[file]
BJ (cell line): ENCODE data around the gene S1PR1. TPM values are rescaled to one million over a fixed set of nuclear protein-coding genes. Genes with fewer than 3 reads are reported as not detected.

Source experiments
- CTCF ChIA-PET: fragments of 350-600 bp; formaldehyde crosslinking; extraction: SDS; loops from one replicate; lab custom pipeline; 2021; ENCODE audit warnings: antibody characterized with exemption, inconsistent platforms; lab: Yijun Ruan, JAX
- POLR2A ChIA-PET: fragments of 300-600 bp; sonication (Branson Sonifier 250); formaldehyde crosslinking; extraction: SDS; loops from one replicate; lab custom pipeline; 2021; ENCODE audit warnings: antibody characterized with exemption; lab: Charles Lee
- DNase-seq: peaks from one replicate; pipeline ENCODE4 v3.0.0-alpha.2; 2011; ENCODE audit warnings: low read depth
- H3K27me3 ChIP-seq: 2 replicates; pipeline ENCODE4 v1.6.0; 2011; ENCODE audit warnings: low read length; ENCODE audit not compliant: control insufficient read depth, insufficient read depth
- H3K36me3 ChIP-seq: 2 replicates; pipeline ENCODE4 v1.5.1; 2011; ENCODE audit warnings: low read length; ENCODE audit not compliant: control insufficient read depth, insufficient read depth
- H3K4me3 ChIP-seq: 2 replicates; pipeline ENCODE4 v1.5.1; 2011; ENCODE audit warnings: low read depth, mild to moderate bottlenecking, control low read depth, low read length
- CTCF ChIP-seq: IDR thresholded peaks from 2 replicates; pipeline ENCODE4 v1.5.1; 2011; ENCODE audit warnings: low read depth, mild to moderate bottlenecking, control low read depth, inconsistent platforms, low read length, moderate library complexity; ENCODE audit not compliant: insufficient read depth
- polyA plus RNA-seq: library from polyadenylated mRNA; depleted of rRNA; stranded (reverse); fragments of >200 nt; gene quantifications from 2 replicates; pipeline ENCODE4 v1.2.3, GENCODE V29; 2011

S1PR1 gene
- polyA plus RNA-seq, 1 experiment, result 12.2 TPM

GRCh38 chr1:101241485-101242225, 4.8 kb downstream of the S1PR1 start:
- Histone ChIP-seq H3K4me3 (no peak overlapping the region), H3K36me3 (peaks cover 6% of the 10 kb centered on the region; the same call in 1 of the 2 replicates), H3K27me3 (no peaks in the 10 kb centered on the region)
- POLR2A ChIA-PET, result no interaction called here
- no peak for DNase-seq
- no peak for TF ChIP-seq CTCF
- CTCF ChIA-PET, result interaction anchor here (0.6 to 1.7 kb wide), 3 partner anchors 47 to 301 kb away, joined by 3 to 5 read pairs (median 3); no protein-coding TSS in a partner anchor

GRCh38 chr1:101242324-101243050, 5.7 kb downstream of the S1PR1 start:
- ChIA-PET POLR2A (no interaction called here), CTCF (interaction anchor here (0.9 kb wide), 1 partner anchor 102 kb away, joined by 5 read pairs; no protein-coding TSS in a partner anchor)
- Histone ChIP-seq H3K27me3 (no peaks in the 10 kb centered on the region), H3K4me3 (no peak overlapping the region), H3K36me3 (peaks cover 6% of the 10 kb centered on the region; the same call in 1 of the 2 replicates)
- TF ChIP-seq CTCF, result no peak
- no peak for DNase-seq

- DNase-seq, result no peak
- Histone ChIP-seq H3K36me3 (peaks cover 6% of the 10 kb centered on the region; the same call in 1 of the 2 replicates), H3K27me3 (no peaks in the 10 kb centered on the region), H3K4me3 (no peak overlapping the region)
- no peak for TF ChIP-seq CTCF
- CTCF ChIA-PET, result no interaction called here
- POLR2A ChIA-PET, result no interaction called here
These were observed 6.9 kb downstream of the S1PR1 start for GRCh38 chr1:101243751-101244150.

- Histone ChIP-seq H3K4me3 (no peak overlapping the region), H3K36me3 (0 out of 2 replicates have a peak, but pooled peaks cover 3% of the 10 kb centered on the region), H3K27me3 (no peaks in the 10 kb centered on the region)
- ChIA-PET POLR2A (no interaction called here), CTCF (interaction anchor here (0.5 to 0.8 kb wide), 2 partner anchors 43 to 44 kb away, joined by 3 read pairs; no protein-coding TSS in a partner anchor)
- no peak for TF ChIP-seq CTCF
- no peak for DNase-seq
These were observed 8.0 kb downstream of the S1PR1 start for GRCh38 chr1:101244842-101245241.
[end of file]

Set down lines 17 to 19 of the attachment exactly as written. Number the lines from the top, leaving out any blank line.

- no peak for TF ChIP-seq CTCF
- CTCF ChIA-PET, result interaction anchor here (0.6 to 1.7 kb wide), 3 partner anchors 47 to 301 kb away, joined by 3 to 5 read pairs (median 3); no protein-coding TSS in a partner anchor

GRCh38 chr1:101242324-101243050, 5.7 kb downstream of the S1PR1 start: